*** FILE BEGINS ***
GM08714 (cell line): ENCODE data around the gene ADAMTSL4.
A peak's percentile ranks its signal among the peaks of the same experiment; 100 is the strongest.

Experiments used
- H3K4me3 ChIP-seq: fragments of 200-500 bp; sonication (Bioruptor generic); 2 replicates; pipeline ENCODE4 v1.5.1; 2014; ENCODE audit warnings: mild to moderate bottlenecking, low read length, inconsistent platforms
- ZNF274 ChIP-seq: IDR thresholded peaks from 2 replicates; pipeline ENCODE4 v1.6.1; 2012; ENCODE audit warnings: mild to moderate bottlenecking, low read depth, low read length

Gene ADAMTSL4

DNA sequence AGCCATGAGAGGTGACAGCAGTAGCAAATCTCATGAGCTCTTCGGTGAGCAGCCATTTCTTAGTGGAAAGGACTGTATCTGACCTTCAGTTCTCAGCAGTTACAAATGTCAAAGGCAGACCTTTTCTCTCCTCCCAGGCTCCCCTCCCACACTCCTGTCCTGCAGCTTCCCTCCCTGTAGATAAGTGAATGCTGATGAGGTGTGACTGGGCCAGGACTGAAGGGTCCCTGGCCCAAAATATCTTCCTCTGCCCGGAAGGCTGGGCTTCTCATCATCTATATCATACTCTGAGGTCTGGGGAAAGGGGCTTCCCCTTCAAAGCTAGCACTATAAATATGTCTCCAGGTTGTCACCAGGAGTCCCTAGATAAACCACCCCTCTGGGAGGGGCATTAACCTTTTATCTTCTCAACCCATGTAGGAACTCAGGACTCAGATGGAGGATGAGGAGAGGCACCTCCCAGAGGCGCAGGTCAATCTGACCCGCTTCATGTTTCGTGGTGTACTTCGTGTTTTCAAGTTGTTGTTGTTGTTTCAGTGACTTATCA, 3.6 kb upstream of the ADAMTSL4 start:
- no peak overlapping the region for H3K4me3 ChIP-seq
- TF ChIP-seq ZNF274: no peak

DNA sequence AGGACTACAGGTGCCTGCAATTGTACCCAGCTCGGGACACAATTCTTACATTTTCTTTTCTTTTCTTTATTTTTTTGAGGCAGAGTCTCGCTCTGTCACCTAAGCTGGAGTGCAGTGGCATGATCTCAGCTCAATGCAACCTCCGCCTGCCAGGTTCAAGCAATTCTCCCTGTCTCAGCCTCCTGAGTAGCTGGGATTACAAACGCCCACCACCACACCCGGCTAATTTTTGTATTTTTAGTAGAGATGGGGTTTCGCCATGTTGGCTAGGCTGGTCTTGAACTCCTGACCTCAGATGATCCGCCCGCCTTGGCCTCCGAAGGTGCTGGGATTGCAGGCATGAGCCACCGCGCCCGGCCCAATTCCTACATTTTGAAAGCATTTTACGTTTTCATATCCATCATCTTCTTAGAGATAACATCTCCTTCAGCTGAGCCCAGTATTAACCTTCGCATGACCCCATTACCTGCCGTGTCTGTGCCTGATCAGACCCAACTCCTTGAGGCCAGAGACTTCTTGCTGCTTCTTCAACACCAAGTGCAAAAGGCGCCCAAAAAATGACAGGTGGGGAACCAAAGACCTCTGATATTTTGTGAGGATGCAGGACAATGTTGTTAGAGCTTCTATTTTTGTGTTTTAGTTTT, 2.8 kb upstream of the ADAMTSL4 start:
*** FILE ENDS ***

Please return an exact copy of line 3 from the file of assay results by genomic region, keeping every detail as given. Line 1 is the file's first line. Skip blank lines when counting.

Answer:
Experiments used